Tonsils

If an adult patient repeatedly succumbs to painful, febrile tonsillitis despite undergoing treatment with antibiotics, the patient may need to consider the option of having his/her tonsils removed (tonsillectomy).

Young children that suffer from respiratory problems and have difficulty swallowing due to enlarged tonsils, may be helped by having their tonsils partially removed. In this case, only the volume of the oversized tonsil is reduced (tonsillotomy).

PROCEDURE/FOLLOW-UP TREATMENT

A tonsil operation is performed under general anaesthetic and lasts for about 30 to 45 minutes. The procedure is one of the most common in the area of ENT medicine and is a routine procedure for an experienced surgeon. Following the procedure, the patient should have a lot of cold drinks (without the addition of carbonates), in order to clean the wound in the oral cavity. The patient should not work or go to school for up to a fortnight.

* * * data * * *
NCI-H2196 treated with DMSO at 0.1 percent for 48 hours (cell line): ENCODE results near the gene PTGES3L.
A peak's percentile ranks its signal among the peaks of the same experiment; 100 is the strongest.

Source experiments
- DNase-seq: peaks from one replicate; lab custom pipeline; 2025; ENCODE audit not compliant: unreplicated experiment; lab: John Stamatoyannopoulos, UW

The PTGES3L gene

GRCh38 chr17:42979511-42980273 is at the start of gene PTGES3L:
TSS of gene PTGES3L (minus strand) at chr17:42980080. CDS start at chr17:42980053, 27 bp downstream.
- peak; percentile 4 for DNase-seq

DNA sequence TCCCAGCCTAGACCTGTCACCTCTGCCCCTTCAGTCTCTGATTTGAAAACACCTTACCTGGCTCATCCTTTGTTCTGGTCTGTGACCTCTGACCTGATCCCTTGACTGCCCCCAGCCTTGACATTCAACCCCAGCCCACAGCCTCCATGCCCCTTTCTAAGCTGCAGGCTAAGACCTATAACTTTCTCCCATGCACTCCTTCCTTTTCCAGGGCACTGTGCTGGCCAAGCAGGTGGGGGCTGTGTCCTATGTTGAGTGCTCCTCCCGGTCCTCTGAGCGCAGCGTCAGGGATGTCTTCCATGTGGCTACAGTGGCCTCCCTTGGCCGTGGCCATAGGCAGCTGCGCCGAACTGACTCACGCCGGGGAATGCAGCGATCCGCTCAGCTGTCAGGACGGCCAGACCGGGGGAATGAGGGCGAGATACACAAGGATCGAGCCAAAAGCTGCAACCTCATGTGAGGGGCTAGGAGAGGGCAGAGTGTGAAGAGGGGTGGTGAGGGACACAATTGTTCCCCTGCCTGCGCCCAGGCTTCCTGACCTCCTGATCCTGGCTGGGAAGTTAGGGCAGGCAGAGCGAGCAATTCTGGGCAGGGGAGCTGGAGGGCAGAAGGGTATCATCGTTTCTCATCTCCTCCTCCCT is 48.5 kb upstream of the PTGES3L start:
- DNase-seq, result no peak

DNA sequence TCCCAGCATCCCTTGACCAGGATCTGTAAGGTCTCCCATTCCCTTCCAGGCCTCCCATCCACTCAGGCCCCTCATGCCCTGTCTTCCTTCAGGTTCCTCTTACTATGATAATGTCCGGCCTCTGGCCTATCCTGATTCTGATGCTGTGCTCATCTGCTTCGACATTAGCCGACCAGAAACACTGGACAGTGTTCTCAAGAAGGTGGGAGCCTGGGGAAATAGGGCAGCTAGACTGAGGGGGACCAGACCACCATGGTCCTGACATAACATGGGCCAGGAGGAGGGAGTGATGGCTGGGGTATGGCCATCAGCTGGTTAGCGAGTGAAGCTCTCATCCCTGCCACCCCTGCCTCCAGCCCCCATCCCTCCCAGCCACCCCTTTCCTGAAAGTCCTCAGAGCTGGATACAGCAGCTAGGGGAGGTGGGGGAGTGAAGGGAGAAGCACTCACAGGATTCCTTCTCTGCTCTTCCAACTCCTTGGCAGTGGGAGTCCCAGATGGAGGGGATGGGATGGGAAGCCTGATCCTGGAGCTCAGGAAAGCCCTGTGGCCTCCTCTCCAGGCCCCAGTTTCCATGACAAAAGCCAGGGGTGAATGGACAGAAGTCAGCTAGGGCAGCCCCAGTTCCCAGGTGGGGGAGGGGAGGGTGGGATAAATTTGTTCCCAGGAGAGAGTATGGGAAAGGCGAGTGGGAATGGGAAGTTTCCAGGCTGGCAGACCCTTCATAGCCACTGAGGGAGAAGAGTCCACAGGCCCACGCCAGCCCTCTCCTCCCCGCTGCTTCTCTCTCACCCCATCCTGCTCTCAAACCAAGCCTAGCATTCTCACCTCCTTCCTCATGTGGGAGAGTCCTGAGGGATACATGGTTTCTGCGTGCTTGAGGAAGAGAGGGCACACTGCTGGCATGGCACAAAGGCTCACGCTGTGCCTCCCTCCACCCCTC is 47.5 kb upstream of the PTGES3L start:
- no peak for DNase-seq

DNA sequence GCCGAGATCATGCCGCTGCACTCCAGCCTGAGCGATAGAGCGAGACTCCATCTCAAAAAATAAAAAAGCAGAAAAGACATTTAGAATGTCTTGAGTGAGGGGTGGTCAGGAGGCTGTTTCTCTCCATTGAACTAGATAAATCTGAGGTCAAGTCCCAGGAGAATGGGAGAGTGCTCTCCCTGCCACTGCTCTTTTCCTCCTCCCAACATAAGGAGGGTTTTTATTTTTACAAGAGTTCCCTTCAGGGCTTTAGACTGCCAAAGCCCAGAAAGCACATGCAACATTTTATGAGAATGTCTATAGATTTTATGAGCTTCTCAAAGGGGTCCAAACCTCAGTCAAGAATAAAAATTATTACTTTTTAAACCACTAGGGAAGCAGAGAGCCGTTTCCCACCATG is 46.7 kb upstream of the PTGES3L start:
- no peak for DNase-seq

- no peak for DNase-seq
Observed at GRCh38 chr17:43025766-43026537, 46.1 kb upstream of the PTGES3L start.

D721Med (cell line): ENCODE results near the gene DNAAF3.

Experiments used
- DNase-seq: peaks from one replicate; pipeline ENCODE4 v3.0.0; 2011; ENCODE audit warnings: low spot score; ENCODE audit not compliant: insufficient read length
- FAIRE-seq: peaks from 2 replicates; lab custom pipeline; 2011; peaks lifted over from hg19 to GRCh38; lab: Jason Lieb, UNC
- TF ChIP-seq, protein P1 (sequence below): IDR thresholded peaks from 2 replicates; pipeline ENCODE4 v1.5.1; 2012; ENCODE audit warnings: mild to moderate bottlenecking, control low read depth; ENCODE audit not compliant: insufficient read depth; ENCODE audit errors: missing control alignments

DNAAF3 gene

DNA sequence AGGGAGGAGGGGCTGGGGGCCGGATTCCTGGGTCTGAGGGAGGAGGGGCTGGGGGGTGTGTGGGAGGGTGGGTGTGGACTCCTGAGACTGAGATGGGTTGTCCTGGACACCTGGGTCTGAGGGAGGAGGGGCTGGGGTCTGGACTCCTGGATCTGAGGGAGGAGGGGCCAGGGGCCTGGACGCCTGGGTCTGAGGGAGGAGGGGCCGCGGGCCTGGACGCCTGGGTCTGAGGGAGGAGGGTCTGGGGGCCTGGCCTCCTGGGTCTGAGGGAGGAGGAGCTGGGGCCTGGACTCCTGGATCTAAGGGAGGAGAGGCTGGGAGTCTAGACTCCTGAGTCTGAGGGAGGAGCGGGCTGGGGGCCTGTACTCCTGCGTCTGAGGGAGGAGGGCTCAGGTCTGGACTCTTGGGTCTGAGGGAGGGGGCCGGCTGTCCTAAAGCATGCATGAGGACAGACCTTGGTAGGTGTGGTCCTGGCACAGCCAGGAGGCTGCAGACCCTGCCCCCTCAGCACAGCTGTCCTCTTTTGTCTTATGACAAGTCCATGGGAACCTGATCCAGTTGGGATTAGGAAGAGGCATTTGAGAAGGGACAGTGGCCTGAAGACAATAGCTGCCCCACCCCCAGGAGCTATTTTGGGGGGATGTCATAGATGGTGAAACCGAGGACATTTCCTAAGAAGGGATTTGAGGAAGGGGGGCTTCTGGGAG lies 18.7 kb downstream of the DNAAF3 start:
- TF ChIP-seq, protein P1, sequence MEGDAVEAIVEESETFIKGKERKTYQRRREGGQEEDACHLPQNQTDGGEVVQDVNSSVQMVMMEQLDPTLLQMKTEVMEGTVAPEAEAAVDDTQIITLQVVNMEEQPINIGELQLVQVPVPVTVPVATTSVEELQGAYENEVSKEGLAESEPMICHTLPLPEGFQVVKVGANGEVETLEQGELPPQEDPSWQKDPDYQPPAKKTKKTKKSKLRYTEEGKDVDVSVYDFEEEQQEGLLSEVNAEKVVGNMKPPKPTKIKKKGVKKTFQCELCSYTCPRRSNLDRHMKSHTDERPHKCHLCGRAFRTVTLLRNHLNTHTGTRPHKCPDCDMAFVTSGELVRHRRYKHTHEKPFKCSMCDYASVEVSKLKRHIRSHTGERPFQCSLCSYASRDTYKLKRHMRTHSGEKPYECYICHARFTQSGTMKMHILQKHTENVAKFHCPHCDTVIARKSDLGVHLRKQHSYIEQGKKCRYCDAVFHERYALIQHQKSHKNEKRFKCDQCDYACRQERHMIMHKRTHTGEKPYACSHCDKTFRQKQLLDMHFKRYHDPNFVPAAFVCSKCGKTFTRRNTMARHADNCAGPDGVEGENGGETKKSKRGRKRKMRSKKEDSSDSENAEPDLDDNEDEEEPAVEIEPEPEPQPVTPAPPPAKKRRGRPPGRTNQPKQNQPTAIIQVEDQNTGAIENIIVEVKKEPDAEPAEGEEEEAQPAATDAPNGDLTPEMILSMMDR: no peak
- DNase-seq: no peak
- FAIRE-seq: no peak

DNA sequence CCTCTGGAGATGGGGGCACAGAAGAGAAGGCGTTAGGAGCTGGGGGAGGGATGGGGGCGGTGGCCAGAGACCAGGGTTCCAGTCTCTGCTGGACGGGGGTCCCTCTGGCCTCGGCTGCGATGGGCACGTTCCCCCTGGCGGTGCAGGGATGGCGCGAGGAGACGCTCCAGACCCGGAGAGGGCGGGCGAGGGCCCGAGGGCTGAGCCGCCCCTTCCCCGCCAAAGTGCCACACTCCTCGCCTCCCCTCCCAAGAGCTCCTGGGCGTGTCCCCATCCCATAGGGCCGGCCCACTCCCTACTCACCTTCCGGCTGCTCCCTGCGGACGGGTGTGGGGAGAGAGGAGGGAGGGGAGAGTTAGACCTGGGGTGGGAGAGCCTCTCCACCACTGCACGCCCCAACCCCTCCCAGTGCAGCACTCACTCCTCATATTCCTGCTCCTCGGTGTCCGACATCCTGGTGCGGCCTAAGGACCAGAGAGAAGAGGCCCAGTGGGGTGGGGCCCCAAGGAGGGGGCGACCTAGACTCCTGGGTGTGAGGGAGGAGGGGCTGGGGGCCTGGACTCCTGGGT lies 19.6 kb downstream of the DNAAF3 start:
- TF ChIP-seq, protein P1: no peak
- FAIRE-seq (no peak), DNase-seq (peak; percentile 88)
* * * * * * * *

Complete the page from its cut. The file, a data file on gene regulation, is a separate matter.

RISKS/SIDE EFFECTS

Surgery may in very rare instances result in bleeding. For this reason, the patient will have to spend several days in hospital. Making changes to the resonance space may in very rare instances cause the pitch of the voice to change. General anaesthesia also entails some risks (cardiovascular problems, intolerance to medication, breathing problems, nausea, vomiting and post-surgical hoarseness).

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